Letters and Manuscripts — Volume 11 (1896)
Ms 20, 1896
Faithfulness to God
June 1, 1896
Portions of this manuscript are published in TDG 161.
“He that is faithful in that which is least, is faithful also in much.” [Luke 16:10.] The real Christian is a servant of Christ. His work for Christ must be thoroughly well done. Nothing must come in to divert his mind from his work. Other matters can have proper attention, and yet be held subordinate; but Christ’s service requires the whole man—the heart, the mind, the soul, the strength. He will not accept a divided heart. He expects us to do our best. And nothing faithfully done for Him is insignificant in His sight. The widows two mites, teach us that the smallest offering, if it is our best, and is given with the whole heart, is of value in the sight of God. 11LtMs, Ms 20, 1896, par. 1
Every man is required to do the work assigned him of God. We should be willing to render small services, doing the things that are to be done, which some one must do, improving the little opportunities, if these are the only opportunities, we should still work faithfully. He who wastes hours, days, and weeks, because he is unwilling to do the work that offers, humble though it may be, will be called to render an account to God for his misspent time. If he feels that the can afford to do nothing, because he cannot obtain the desired wages, let him stop and think that that day, that one day, is the Lord’s. He is the Lord’s servant. He is not to waste his time. Let him think, I will spend that time in doing something, and will give all I earn to advance the work of God. I will not be counted a do nothing. 11LtMs, Ms 20, 1896, par. 2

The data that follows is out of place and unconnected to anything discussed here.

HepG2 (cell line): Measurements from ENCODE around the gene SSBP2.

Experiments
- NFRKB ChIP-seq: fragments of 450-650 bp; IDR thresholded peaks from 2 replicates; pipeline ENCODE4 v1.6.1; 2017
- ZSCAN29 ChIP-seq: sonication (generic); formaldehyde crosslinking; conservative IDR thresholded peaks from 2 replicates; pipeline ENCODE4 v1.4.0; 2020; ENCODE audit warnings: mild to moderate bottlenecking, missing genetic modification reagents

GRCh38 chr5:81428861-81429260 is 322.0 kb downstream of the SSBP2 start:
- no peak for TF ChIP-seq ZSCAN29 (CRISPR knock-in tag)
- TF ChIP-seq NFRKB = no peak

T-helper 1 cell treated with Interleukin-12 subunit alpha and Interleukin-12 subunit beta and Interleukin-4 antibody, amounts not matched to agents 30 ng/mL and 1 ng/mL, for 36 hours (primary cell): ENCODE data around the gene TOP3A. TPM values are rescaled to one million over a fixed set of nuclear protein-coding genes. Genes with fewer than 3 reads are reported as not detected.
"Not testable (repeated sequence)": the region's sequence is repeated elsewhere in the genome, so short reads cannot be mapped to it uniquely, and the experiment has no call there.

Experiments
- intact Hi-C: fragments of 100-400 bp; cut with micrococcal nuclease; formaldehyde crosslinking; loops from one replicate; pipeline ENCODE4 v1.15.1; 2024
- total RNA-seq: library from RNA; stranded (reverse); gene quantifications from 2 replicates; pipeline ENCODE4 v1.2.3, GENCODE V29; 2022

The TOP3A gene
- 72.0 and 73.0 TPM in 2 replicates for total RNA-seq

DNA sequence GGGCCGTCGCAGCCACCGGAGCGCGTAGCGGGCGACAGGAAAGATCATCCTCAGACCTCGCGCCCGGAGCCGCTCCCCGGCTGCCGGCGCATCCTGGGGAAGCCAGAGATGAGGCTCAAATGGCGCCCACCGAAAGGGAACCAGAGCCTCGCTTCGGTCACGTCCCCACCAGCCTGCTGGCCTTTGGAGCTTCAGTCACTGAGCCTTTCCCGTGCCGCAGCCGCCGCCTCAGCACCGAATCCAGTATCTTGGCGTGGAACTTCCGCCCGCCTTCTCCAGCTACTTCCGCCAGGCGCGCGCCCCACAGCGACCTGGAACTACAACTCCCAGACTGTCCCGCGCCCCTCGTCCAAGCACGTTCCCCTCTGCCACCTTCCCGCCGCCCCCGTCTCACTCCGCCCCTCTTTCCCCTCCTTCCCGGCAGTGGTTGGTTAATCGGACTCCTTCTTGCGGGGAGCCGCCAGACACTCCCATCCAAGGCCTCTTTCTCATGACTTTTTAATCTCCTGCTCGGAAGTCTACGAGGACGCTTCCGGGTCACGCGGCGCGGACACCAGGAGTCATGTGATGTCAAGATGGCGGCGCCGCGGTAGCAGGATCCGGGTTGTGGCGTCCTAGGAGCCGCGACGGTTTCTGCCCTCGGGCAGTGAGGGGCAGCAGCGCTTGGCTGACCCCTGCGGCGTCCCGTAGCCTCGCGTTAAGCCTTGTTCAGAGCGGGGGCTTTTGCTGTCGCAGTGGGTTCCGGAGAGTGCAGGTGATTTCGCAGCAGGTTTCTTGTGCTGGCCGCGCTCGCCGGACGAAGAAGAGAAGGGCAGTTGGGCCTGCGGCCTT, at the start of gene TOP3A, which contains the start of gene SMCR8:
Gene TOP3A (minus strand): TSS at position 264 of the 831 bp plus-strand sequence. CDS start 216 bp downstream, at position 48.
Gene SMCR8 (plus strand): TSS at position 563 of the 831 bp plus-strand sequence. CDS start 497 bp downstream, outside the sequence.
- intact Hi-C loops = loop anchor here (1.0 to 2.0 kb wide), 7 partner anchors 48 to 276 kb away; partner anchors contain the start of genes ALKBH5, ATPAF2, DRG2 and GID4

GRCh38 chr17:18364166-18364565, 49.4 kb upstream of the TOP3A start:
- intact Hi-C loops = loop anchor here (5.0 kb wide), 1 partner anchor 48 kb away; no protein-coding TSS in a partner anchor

When a man loves God supremely, and his neighbor as himself, he will not stop to inquire whether that which he can do is bringing in much or little. He will do the work, and accept the wages offered. He will not set the example of refusing a job because he cannot count upon as large wages as he thinks he should have. The Lord judges a man’s character by the principles on which he acts in dealing with his fellow men. If in common business transactions his principles are defective, the same will be brought into his spiritual service for God. The threads are woven into his whole religious life. If you have too much dignity to work for yourself for small wages, then work for the Master; give the proceeds into the Lord’s treasury. Make an offering of gratitude to God for sparing your life. But do not on any account be idle. 11LtMs, Ms 20, 1896, par. 3